Friday, January 31, 2014

The First Draft

From first word to final publication (Part 1)

I’ve talked at length about how I develop the ideas for my stories before I actually write them, and how I write – in a general sort of way.  Now I’m going to describe in more detail how I go about writing a story and getting it ready for release.

While I’ll have spent plenty of time working out the basic building blocks of a story, its DNA, I don’t outline how it's going to play out.  I have a starting point where everything kicks off, and a direction things are heading in and a vague idea of where they should end up, but everything in-between is a journey of discovery.  The basic premise, the characters themselves and the world they inhabit – they drive and define the story as I write it.

That’s my first draft.

I know (or think I know) that I’m ready to begin writing the first draft when I can start typing the initial scene that launches the story and just keep going.  It’s easy to start, but the real test is whether it flows all the way to the end of the scene.  Because I never know beforehand how that will end.

I do recognize it when I get there – an ending to the scene that feels right and satisfying.  And suggests what comes after.  Then I start writing the next scene and it develops as I go along until it reaches its proper stopping place and I know what scene should follow.  And so on and so on until I reach the end of the book.

It’s not a perfect process.  Sometimes I have to stop in the middle of a scene and consider how it works in the context of the story idea I started with, in order to know how to finish it.  Or after completing one scene, I may have to meditate on the larger framework of the narrative that’s developing to understand what should come next.  But there’s always a piece that fits – waiting to be discovered.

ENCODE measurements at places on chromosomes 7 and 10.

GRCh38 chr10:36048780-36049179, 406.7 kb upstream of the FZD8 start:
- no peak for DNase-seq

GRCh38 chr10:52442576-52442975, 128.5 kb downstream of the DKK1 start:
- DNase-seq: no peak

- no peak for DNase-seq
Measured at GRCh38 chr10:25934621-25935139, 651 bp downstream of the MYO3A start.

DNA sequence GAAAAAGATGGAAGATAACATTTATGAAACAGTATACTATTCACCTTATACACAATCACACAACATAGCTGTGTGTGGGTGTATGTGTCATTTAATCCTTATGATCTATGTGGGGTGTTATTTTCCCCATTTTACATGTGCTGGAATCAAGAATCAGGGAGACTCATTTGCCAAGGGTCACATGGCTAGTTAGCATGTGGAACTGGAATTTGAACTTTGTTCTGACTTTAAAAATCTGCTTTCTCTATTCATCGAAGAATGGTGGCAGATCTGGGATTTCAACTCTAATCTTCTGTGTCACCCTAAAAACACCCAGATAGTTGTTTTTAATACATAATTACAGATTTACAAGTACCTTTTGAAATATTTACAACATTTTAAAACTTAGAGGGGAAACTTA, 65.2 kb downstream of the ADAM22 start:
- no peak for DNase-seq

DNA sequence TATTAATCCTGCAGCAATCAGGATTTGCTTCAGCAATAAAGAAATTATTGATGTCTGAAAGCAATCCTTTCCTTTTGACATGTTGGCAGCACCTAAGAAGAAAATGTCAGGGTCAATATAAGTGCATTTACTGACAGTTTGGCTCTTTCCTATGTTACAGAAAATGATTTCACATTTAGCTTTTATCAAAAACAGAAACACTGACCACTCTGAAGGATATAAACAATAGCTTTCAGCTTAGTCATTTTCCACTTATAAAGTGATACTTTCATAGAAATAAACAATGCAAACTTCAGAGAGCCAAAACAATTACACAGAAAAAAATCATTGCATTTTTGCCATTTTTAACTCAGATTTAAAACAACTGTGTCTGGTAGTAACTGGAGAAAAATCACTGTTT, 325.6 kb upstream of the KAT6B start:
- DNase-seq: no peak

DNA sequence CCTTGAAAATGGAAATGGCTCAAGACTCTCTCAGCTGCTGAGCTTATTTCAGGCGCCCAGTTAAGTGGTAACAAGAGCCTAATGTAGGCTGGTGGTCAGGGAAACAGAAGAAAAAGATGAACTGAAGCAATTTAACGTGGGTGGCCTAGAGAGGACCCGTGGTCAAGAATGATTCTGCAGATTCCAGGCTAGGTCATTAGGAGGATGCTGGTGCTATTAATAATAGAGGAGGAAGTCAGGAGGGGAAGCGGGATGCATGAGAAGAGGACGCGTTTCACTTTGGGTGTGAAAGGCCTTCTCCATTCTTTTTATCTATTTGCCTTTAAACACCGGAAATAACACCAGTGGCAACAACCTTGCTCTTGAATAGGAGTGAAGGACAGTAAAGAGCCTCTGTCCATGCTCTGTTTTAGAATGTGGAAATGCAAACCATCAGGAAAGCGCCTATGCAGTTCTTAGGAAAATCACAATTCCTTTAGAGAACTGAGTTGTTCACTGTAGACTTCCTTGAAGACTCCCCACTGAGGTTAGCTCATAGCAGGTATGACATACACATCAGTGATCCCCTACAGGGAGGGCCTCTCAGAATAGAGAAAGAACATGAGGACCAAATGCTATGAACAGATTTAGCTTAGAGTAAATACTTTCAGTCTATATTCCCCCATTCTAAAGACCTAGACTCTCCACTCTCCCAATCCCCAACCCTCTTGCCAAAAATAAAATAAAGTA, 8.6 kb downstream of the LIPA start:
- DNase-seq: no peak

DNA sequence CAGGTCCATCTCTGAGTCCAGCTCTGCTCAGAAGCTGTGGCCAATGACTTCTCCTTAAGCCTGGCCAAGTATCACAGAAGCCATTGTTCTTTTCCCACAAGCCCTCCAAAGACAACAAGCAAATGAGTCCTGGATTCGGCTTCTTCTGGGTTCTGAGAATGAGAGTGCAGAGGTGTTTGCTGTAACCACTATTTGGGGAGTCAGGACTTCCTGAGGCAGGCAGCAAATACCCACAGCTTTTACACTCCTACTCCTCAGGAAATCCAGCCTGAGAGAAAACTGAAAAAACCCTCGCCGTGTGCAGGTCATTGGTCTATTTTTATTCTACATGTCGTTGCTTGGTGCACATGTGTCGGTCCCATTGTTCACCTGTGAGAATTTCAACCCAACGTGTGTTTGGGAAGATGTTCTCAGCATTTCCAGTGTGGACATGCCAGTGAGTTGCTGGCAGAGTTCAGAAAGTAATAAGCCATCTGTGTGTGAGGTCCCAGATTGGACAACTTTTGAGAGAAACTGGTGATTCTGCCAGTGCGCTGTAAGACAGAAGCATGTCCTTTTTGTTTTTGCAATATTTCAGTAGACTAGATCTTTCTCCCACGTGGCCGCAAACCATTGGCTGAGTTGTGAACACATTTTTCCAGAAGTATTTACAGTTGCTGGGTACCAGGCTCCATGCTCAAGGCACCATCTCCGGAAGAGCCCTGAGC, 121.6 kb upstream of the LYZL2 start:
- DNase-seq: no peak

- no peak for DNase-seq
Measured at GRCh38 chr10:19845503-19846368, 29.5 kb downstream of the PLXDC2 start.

As I continue to write and my grasp of the story grows, I often look back and tweak the structure of what I’ve been writing.  Sometimes that means eliminating scenes or going back and writing new scenes, or switching the order around so the story flows better.

By the time I’ve reached the end, I can see how it all fits together and finish tweaking the overall structure so that every piece is in its right place and everything fits together the way it should.

That marks the completion of my first draft.  Along the way I’ll have made notes about changes I need to make that are too tiny or too pervasive for the first draft – they’d only bog me down when I need to be following the story forward.  Once I’ve finished the first draft I look back at those notes and add to them and get a good grip on what the finished story is supposed to look like.

Then I’m ready to start on the second draft – when I try to do a better job of telling that story.  I call it the Big Rewrite.

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